How Mental Illness Can Affect Domestic Violence
There’s a common misconception that domestic violence is always the product of an inherently abusive person determined to control the victim at all costs. In fact, many people accused of domestic violence are suffering from a mental health disorder that may affect their ability to properly socialize with others. This does not excuse abusive behavior–and in fact, Florida law still holds such individuals accountable for domestic violence–but it is still important to understand the underlying causes of such problems.
Court Upholds Domestic Violence Order Against Miami Resident with Bipolar Disorder
Consider this recent decision by the Florida Third District Court of Appeals here in Miami, Lopez v. Regalado. This case involves an estranged married couple with three minor children. The wife filed for divorce last September. She also filed two separate petitions seeking a domestic violence injunction against her husband. In the more recent petition, the wife explained her husband has bipolar disorder, that he “had not been taking his medication,” and had been recently hospitalized following an “altercation with his parents.” She also testified in court that her husband had been violent with her in the past, including a 2009 incident where he choked her at his parents’ house.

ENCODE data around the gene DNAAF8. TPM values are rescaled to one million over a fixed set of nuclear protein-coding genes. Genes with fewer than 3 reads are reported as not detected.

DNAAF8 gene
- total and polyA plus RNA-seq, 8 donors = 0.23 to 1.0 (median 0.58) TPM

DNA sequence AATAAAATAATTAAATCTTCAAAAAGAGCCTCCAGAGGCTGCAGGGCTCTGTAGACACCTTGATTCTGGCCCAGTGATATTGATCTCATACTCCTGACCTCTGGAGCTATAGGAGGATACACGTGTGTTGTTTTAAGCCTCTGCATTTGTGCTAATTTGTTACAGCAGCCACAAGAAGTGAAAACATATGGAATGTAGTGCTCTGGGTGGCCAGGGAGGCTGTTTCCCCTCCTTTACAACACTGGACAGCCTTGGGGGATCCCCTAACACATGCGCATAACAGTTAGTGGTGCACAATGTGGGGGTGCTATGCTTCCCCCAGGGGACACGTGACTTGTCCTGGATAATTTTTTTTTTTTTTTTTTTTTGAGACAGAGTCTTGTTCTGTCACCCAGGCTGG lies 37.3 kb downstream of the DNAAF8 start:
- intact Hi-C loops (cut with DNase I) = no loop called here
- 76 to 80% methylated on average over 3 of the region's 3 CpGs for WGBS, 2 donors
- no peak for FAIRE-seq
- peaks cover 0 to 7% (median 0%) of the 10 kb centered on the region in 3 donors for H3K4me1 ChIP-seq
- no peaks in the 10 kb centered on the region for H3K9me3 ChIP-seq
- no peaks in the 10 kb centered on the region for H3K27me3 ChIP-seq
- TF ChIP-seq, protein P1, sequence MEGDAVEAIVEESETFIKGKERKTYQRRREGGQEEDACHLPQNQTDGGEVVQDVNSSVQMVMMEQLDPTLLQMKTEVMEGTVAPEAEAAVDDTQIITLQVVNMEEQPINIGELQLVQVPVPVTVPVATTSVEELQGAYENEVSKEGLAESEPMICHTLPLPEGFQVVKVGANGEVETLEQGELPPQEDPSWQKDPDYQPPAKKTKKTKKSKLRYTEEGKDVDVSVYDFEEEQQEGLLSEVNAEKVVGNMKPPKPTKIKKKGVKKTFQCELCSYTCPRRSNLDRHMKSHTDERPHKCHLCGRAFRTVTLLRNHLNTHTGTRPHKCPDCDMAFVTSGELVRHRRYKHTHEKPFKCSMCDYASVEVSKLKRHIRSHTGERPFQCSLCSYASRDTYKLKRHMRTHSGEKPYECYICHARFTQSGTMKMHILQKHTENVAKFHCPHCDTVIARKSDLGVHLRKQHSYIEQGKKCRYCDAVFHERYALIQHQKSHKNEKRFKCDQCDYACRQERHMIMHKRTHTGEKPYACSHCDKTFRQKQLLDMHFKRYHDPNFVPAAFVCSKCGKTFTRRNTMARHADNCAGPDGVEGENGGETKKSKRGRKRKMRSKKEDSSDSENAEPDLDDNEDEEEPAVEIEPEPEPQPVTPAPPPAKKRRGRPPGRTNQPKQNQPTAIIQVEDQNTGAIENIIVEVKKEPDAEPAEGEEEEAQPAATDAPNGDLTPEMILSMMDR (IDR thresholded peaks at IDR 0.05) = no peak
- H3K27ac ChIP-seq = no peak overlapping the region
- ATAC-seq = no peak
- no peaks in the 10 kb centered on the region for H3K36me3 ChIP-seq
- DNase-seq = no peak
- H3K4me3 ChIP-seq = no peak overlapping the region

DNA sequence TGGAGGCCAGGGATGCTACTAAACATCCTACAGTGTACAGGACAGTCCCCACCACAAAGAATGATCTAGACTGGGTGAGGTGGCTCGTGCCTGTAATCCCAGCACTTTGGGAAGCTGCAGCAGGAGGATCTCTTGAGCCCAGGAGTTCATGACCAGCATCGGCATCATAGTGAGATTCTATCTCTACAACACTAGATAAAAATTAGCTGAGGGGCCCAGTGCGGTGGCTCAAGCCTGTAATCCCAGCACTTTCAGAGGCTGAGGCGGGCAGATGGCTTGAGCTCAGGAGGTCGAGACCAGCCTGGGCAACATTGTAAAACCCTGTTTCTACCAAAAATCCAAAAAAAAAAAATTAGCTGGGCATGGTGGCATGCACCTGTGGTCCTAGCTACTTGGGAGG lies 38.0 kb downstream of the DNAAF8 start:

In addition, the wife said her husband had been “playing with fire” in the literal sense and “had touched her and tried to kiss her without her consent.” Following this last incident, the wife said she filed a police report, in part because she believed her children were at risk. And even after the wife obtained an initial restraining order, she said her husband “had been texting her, and coming to her house between 4:00 and 5:00 a.m., asking to take the children to school.”
Based on all this, a Miami-Dade judge granted the wife an 18-month domestic violence injunction. The husband appealed. But the Third District said there was “substantial competent evidence” that the wife “had an objectively reasonable cause to believe that she was in imminent danger.” The appeals court noted there was precedent for upholding a domestic violence order against a person who “had a history of mental disorders, was not taking his prescription medication, was currently and previously abusive and controlling, and had admitted to certain allegations in the petition.” All of these same factors were present in this case. Indeed, the husband admitted to most of the factual allegations alleged by the wife before the trial judge. Given this, the Third District said the domestic violence order was clearly justified.
Speak with Miami Domestic Violence Defense Attorney Today
If you are dealing with a mental illness, it is important you seek out and follow competent medical advice. And if you are faced with a domestic violence petition, it is equally imperative you seek out and follow competent legal advice. If you need assistance from a qualified Miami domestic violence defense attorney, contact the Law Office of Julia Kefalinos at 305.676.9545 today.